19. Quamrul Ashraf & Oded Galor & Marc Klemp, 2014. "The Out of Africa Hypothesis of Comparative Development Reflected by Nighttime Light Intensity," Working Papers 2014-4, Brown University, Department of Economics.
    20. Ager, Philipp & Brückner, Markus, 2013. "Cultural diversity and economic growth: Evidence from the US during the age of mass migration," European Economic Review, Elsevier, vol. 64(C), pages 76-97.
    21. Enrico Spolaore & Romain Wacziarg, 2009. "The Diffusion of Development," The Quarterly Journal of Economics, Oxford University Press, vol. 124(2), pages 469-529.
    22. Alberto Alesina & Eliana La Ferrara, 2003. "Ethnic Diversity and Economic Performance," Harvard Institute of Economic Research Working Papers 2028, Harvard - Institute of Economic Research.
    23. Leo Kahane & Neil Longley & Robert Simmons, 2013. "The Effects of Coworker Heterogeneity on Firm-Level Output: Assessing the Impacts of Cultural and Language Diversity in the National Hockey League," The Review of Economics and Statistics, MIT Press, vol. 95(1), pages 302-314, March.
    24. Quamrul Ashraf & Oded Galor, 2013. "The 'Out of Africa' Hypothesis, Human Genetic Diversity, and Comparative Economic Development," American Economic Review, American Economic Association, vol. 103(1), pages 1-46, February.
    25. Parrotta, Pierpaolo & Pozzoli, Dario & Pytlikova, Mariola, 2014. "Labor diversity and firm productivity," European Economic Review, Elsevier, vol. 66(C), pages 144-179.
    26. J. M. C. Santos Silva & Silvana Tenreyro, 2006. "The Log of Gravity," The Review of Economics and Statistics, MIT Press, vol. 88(4), pages 641-658, November.
    27. José Garcia Montalvo & Marta Reynal-Querol, 2004. "Ethnic polarization, potential conflict and civil wars," Economics Working Papers 770, Department of Economics and Business, Universitat Pompeu Fabra, revised Mar 2005.
    28. Scott Fulford & Ivan Petkov & Fabio Schiantarelli, 2015. "Does It Matter Where You Came From? Ancestry Composition and Economic Performance of U.S. Counties, 1850-2010," Boston College Working Papers in Economics 875, Boston College Department of Economics, revised 02 Feb 2017.
    29. George J. Borjas, 2015. "Immigration and Globalization: A Review Essay," Journal of Economic Literature, American Economic Association, vol. 53(4), pages 961-974, December.
    Full references (including those not matched with items on IDEAS)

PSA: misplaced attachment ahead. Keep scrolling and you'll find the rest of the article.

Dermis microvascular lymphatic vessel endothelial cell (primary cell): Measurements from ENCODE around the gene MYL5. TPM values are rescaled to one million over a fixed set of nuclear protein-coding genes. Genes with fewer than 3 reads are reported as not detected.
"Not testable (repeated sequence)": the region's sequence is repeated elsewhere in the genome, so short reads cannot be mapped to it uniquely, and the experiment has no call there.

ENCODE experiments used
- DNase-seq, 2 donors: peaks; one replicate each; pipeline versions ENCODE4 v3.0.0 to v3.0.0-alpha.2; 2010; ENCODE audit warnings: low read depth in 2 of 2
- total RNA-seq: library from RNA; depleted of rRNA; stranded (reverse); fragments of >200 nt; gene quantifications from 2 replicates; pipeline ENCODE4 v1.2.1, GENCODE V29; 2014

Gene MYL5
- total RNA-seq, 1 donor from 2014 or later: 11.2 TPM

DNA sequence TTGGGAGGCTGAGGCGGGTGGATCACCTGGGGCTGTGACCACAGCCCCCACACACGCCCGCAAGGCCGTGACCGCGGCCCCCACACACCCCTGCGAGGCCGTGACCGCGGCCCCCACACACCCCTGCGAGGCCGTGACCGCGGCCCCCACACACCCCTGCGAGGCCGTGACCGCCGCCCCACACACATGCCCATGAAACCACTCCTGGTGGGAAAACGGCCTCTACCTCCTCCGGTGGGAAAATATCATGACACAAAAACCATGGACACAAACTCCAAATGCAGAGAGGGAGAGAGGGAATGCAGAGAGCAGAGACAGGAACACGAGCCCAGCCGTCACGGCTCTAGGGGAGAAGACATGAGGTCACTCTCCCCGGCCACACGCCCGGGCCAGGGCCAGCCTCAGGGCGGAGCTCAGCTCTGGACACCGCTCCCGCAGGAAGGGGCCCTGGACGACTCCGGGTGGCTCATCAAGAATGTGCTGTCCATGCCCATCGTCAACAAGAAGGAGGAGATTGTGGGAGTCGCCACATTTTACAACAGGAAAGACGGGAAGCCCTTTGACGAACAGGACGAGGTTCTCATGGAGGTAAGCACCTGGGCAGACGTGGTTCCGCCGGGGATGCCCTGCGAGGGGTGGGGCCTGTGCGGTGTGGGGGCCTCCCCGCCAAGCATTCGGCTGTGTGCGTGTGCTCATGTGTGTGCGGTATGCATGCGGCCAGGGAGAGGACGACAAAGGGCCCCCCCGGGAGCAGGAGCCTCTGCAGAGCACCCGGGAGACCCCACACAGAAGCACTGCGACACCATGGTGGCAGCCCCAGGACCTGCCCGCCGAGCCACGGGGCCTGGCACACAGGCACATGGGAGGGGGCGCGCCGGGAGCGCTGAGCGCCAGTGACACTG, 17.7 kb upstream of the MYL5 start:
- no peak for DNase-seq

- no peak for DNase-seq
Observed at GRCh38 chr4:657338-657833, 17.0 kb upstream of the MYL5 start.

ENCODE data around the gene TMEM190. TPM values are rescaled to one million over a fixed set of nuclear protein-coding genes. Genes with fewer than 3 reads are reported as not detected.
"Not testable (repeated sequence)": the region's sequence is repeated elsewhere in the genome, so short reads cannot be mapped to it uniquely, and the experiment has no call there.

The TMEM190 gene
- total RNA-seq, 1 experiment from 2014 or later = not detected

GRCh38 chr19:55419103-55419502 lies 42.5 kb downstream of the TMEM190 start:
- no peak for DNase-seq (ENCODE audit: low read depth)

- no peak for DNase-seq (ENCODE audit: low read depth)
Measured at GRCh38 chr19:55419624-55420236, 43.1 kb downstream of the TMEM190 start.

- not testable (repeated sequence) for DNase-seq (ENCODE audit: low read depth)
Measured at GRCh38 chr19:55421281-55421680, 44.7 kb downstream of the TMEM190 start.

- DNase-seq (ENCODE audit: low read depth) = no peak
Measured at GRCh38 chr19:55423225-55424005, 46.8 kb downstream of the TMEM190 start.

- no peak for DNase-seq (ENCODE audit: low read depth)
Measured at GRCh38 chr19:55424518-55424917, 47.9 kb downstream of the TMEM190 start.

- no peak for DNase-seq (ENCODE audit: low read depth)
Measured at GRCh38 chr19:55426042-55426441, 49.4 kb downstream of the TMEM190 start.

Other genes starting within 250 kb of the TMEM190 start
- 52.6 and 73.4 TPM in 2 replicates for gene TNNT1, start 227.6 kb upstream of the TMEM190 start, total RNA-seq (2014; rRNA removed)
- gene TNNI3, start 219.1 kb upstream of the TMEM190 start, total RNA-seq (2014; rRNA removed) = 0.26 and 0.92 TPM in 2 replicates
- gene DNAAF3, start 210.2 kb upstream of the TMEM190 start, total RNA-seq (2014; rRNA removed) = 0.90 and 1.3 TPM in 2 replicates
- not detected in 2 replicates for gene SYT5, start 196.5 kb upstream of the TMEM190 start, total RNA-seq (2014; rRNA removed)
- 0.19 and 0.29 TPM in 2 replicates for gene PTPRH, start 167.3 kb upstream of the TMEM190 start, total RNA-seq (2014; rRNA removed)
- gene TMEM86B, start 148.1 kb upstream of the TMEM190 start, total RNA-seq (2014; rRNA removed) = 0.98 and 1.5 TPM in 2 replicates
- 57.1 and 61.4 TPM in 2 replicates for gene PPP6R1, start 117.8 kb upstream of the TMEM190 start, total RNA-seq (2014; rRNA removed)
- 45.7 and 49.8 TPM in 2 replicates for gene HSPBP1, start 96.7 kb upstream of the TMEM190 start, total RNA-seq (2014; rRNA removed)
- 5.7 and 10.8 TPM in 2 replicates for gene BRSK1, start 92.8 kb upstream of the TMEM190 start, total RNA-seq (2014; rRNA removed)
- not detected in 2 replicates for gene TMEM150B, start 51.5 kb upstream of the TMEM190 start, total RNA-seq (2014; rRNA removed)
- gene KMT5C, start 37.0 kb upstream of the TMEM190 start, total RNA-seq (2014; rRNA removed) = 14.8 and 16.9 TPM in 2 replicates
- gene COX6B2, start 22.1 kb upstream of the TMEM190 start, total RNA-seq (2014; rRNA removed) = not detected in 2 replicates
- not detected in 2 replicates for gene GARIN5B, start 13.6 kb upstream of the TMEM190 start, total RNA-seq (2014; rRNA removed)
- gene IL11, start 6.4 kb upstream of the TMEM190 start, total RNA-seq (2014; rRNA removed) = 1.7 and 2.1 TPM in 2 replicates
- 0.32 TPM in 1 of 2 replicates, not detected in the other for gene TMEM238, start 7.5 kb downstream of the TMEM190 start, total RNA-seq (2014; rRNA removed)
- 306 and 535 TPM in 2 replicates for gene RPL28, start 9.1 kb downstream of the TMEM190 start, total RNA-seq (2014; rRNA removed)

Citations

    Citations are extracted by the CitEc Project, subscribe to its RSS feed for this item.
    as


    Cited by:

    1. Frédéric Docquier & Aysit Tansel & Riccardo Turati, 2017. "Do Emigrants Self-Select Along Cultural Traits? Evidence from the MENA Countries," CESifo Working Paper Series 6777, CESifo Group Munich.
    2. Michal Burzynski & Frédéric Docquier & Hillel Rapoport, 2018. "The Changing Structure of Immigration to the OECD: What Welfare Effects on Member Countries?," Working Papers 2018-09, CEPII research center.
    3. Michal Burzynski & Frédéric Docquier & Hillel Rapoport, 2018. "The Changing Structure of Immigration to the OECD: What Welfare Effects on Member Countries?," CESifo Working Paper Series 6992, CESifo Group Munich.
    4. Docquier, Frédéric & Tansel, Aysit & Turati, Riccardo, 2017. "Do emigrants self-select along cultural traits? Evidence from the MENA countries," MPRA Paper 82778, University Library of Munich, Germany.

    More about this item

    Keywords

    Birthplace diversity; Growth.;

    JEL classification:

    • J61 - Labor and Demographic Economics - - Mobility, Unemployment, Vacancies, and Immigrant Workers - - - Geographic Labor Mobility; Immigrant Workers
    • F22 - International Economics - - International Factor Movements and International Business - - - International Migration

    NEP fields

    This paper has been announced in the following NEP Reports:

    Statistics

    Access and download statistics

    Corrections

    All material on this site has been provided by the respective publishers and authors. You can help correct errors and omissions. When requesting a correction, please mention this item's handle: RePEc:cdi:wpaper:1838. See general information about how to correct material in RePEc.

    For technical questions regarding this item, or to correct its authors, title, abstract, bibliographic or download information, contact: (Vincent Mazenod). General contact details of provider: http://edirc.repec.org/data/ceauvfr.html .

    If you have authored this item and are not yet registered with RePEc, we encourage you to do it here. This allows to link your profile to this item. It also allows you to accept potential citations to this item that we are uncertain about.

    If CitEc recognized a reference but did not link an item in RePEc to it, you can help with this form .

    If you know of missing items citing this one, you can help us creating those links by adding the relevant references in the same way as above, for each refering item. If you are a registered author of this item, you may also want to check the "citations" tab in your RePEc Author Service profile, as there may be some citations waiting for confirmation.

    Please note that corrections may take a couple of weeks to filter through the various RePEc services.

    IDEAS is a RePEc service hosted by the Research Division of the Federal Reserve Bank of St. Louis . RePEc uses bibliographic data supplied by the respective publishers.